In this section there is stuff about books I've written, books I love reading and nuggets of wisdom from moi to help you get the most out of your own writing. As well as writing books for teens, I've also written books for tweens, books for confident readers aged 8+ and illustrated books for tots, all published by Hodder Children's Books.

  Willow the Woodsprite
  Topaz
  Felicity Wishes
  Virtual Bookshelf
  Top Tips

 


Willow the Woodsprite
Litter to Glitter

Willow the Woodsprite

The first Willow the Woodsprite book: Willow of the Woods: From Litter to Glitter was published in October 2010 and will be followed by a second book in 2011.

Willow of the Woods I have been incredibly privileged to work with Kirsten Richards, a young illustrator who's fast emerging as one of the UK's most outstanding artists.

Willow Art 1       Willow Art 2

 


Topaz

Topaz Steals the Show

Topaz Topaz L'Amour is ecstatic—she's won a place at Precious Gems Stage School! But in the world of show business, learning to tap dance on the bathroom floor with drawing pins in her trainers counts for nothing. Topaz quickly learns that life at stage school is heard work.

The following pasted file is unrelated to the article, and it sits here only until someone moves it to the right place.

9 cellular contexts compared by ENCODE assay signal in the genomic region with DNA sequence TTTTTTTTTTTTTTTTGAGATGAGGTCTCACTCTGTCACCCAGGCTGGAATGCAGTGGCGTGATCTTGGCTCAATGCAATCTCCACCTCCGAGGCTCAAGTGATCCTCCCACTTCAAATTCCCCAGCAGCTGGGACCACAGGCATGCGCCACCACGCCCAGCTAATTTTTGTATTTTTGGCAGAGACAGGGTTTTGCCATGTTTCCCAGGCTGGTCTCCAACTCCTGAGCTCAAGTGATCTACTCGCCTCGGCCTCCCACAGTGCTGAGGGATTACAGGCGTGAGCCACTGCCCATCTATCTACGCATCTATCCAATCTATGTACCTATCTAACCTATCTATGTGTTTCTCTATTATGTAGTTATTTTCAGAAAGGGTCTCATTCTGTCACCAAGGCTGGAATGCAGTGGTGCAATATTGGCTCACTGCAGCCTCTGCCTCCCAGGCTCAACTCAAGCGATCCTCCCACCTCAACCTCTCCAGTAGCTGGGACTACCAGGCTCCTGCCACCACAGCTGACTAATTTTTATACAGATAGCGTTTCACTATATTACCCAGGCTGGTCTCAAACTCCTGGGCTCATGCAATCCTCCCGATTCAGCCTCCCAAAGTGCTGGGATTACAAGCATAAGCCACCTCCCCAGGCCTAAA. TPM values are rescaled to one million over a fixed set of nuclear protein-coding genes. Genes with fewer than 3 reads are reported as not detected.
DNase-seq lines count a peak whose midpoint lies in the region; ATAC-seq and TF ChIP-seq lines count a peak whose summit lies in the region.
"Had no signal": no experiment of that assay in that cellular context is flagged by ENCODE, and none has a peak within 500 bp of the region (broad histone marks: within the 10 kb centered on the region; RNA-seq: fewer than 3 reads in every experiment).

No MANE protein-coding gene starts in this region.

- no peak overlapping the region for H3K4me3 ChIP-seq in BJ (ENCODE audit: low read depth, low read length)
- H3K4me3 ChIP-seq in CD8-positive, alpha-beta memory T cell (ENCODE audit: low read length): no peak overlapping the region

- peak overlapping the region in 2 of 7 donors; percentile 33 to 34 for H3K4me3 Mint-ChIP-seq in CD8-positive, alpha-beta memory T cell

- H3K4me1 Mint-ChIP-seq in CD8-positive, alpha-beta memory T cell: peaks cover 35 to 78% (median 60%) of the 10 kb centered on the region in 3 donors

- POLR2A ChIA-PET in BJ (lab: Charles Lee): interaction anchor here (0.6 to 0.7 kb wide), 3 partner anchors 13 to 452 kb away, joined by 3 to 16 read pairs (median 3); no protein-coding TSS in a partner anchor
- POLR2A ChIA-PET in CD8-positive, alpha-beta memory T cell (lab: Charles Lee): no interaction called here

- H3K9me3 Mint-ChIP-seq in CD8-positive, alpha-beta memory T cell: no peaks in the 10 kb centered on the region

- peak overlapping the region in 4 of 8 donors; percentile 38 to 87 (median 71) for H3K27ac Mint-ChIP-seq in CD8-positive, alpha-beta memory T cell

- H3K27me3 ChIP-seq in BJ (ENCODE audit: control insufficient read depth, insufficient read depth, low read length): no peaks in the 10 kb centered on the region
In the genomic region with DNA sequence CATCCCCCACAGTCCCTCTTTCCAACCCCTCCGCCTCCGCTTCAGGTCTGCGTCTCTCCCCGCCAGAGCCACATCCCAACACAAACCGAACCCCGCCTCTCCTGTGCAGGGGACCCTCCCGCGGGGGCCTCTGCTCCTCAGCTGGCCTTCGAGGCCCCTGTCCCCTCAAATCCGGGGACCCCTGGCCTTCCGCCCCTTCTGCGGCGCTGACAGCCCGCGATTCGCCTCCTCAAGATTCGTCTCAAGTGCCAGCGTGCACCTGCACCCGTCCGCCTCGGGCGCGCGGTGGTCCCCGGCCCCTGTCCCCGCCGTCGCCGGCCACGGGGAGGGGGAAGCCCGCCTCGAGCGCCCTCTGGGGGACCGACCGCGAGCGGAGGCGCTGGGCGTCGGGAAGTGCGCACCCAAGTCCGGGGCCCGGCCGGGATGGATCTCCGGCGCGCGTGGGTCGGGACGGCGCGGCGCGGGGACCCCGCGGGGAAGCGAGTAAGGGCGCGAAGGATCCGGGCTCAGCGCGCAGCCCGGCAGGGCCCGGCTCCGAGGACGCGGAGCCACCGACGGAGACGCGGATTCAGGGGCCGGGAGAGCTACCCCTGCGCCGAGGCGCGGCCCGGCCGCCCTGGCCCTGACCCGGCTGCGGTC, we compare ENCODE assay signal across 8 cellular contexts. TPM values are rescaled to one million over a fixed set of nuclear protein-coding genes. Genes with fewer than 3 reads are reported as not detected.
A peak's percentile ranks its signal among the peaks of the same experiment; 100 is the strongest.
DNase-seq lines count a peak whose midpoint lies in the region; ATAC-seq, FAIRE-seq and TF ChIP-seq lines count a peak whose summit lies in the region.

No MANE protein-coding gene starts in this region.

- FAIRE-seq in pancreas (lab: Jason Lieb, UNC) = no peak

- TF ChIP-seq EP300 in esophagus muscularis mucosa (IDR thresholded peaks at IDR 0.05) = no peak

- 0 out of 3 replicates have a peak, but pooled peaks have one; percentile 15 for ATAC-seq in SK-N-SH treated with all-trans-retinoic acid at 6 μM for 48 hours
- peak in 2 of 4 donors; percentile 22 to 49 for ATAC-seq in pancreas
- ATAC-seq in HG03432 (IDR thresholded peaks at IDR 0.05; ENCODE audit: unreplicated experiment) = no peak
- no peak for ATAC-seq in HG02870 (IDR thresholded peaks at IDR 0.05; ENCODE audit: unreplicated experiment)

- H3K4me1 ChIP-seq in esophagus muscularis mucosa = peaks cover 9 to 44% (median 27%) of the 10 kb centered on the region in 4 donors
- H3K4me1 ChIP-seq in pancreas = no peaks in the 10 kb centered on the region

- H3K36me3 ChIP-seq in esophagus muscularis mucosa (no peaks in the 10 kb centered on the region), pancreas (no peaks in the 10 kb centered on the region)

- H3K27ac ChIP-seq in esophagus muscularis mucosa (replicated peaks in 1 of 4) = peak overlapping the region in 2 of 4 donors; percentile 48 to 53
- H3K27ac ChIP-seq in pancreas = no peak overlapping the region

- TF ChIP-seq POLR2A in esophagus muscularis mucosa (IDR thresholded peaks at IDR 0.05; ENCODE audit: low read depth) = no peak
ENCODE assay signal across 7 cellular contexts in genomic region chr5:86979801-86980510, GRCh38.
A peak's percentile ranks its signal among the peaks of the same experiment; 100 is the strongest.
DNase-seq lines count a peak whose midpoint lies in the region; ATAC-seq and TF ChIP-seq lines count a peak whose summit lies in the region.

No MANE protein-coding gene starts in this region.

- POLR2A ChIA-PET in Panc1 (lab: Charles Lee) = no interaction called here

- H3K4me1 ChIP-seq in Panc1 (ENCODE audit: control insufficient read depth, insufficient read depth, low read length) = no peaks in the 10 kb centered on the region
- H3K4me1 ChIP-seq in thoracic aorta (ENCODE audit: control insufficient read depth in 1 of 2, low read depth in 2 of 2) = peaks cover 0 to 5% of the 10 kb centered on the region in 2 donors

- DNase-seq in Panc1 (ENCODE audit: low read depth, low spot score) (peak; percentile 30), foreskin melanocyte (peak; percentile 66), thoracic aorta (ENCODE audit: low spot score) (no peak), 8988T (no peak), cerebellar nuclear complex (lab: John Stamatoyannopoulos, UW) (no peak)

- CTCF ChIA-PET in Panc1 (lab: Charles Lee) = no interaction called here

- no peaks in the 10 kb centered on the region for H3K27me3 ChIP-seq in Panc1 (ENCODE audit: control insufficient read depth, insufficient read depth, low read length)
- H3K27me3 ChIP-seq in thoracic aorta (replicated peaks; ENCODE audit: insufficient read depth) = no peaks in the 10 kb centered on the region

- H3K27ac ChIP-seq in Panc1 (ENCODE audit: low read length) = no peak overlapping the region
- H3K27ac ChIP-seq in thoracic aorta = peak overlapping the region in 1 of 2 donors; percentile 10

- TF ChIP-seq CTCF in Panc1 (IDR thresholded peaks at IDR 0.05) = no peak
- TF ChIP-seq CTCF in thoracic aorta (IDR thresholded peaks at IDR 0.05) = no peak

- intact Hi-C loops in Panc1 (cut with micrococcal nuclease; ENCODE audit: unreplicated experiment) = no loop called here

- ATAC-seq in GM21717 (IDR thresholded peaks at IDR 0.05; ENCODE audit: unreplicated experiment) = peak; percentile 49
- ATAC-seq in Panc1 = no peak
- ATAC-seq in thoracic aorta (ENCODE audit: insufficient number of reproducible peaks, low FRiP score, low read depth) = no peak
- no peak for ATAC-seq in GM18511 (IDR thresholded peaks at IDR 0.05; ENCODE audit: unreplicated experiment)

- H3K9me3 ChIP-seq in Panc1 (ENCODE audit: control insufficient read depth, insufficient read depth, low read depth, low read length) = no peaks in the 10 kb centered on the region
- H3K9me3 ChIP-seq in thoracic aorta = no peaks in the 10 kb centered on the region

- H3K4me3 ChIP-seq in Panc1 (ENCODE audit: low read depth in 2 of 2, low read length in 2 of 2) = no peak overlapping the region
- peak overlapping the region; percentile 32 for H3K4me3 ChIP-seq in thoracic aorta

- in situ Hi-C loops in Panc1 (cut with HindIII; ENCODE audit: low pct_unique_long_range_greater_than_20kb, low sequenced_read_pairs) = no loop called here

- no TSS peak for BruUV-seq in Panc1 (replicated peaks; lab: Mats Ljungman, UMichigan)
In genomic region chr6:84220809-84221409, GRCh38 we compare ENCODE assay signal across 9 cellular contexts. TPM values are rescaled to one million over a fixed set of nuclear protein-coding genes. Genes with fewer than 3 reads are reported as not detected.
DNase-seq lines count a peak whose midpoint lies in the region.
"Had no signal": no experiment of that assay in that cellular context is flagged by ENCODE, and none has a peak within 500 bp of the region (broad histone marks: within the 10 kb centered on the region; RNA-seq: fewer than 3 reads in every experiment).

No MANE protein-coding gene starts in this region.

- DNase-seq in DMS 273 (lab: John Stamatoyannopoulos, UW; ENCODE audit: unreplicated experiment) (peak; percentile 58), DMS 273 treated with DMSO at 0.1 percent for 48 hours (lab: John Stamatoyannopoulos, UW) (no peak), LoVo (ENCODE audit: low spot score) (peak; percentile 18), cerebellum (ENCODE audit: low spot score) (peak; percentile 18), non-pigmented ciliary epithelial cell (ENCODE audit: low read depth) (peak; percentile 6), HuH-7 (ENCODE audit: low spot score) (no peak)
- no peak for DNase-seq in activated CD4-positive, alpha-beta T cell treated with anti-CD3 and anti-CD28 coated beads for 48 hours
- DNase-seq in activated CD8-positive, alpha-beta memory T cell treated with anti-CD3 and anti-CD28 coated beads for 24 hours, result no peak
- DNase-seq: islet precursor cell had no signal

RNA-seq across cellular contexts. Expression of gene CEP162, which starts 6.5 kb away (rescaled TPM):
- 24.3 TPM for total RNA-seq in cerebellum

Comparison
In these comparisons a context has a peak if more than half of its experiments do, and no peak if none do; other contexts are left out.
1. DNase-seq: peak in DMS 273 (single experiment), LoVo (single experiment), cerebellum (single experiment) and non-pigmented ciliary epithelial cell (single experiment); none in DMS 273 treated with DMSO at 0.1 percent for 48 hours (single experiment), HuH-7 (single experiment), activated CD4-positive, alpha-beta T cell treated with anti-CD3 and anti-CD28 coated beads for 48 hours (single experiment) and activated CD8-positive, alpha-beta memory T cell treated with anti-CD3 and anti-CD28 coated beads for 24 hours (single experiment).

And she doesn't just have to cope with lack of experience. Her rival, the scheming and ambitious Octavia Quaver from Rhapsody's Theatre Academy, is doing her best to steal the limelight...



Topaz Takes a Chance

Topaz Topaz L'Amour is at Precious Gems Stage School—the first step on the road to becoming a star of stage and screen! And she's about to audition for her first big break: the key role in the Zit Stop! advertising campaign.

But the path to fame and fortune is never smooth—particularly when blocked by arch-rival Octavia Quaver from Rhapsody's Theatre Academy...



Topaz in the Limelight

Topaz Topaz L'Amour is in her element at Precious Gems Stage School—she knows she's destined to become a star! So when a fortune teller predicts that she'll never make it to the big time, Topaz takes no notice.

But when her breakthrough part in a film ends up featuring only her left elbow, Topaz begins to wonder if the fortune teller was right after all. And now she's competing for her next big role—against her old rival, Octavia Quaver from Rhapsody's Theatre Academy...



Topaz on Ice

Topaz Topaz L'Amour can't believe her luck—she's back for a second year at Precious Gems Stage School! Convinced that fame is just around the corner, she's auditioning for the Ice Spectacular... despite not being able to skate!

But when Octavia Quaver, her crafty rival from Rhapsody's Theatre Academy, gets the part of the Ice Princess, Topaz begins to wonder whether she'll ever become a star...